In athletics, the phrase “man-to-man” refers to a type a defense: one where a single player is paired against another individual. They are in constant competition, and as rivals they relentlessly compare themselves to one another. This colloquial expression, which I used as the title of my current body of work, also draws attention to the gendered term “man” as a social construction and signifies the diversity and complexity that exists between one representation of masculinity and another.
Throughout my childhood I felt an overwhelming responsibility and pressure from my stepfather and the small, Midwestern community in which I grew up to participate in athletics as a way to display socially delineated ideas of masculine behavior. American culture and society, in the same way, has its own set of constructed archetypes that dictate masculinity and the ways in which boys and men are expected to interact and perform their gender. My work as an artist explores the complications and subtleties of these expectations, specifically the complexity of desire and the diverse role it plays in how relationships form between males.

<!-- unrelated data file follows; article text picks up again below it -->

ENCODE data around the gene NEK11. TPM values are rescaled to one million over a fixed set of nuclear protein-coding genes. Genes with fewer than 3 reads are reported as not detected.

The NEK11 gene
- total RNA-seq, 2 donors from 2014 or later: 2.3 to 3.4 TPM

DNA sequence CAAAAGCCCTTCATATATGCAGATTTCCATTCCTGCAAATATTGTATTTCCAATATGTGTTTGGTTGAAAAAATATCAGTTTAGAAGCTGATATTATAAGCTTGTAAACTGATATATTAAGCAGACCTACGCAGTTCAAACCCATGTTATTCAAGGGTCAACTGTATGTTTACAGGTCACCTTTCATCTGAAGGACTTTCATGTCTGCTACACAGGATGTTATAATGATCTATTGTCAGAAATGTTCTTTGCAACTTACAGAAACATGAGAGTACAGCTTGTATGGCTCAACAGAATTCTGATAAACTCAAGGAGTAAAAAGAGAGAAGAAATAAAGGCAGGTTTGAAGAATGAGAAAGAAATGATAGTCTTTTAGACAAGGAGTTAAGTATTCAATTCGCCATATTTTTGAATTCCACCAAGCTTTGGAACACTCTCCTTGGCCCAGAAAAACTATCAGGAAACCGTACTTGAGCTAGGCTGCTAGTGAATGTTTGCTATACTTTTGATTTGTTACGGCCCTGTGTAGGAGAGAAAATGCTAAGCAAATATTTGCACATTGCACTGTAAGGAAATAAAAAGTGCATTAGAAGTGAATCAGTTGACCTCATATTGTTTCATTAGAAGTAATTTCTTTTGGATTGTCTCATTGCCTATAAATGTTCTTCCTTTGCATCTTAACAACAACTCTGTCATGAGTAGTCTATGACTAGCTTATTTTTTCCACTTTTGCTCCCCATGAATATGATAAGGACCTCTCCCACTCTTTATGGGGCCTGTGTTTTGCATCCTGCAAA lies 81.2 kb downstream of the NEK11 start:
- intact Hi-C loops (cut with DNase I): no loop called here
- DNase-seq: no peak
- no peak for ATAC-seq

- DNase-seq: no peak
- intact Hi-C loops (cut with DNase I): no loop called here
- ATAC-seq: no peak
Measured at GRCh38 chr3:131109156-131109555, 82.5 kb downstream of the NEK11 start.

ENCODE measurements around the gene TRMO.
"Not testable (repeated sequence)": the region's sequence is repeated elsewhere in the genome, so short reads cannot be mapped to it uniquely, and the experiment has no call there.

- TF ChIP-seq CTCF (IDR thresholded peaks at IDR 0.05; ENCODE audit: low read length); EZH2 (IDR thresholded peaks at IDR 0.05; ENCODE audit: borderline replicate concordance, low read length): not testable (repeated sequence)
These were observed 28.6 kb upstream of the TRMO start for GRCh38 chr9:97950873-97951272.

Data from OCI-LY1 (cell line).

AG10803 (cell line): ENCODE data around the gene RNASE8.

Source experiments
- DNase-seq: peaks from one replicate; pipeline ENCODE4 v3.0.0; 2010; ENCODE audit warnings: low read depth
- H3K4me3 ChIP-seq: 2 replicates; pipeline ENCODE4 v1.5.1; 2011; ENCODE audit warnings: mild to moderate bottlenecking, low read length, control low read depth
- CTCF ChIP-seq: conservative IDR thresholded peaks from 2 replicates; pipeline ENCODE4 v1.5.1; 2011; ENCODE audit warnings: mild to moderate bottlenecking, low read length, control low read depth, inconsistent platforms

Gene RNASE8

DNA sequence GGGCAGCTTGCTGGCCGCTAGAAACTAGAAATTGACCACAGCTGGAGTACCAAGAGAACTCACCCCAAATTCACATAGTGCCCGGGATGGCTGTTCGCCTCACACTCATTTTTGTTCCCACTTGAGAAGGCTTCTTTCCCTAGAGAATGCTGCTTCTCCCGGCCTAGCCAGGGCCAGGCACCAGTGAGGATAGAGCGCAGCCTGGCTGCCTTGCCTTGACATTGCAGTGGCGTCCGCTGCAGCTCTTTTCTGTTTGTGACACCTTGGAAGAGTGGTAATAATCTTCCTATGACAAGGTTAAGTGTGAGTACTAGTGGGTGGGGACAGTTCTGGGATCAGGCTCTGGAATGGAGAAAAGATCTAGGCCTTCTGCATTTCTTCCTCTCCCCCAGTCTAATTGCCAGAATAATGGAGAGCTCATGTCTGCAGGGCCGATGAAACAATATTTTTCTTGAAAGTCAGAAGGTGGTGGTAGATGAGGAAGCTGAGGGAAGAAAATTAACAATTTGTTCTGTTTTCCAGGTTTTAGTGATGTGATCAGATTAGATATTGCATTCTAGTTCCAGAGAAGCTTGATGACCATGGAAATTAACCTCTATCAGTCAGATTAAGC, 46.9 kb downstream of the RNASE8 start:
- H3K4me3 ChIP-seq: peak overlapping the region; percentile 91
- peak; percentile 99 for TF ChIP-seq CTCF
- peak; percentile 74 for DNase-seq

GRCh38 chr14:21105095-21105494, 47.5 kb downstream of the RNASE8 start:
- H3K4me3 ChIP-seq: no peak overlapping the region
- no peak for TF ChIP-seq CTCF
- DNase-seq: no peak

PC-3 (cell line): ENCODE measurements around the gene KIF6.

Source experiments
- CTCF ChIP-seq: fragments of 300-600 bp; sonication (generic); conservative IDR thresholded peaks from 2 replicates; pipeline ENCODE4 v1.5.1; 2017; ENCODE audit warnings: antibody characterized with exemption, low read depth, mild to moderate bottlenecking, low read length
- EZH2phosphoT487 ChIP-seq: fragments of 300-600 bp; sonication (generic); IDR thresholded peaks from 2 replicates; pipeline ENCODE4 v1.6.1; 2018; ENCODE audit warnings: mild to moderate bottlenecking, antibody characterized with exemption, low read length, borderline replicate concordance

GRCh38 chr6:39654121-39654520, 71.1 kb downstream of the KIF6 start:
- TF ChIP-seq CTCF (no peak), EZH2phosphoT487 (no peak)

For me, these interactions can be observed and are located in the arena of athletics. Within this environment men are able to physically engage in a way that they are otherwise socially unable. On a very surface but still visceral level, being an athlete is regarded as the epitome of hyper-masculinity. It is through physical and aggressive acts of strength and dominance that they are championed for fulfilling a prescribed gender role. Within my work, I am interested in the bodies, objects, and materials that interact through these performances as well as the non-physical ways a male may begin to understand, develop, and experience a more nuanced gendered identity.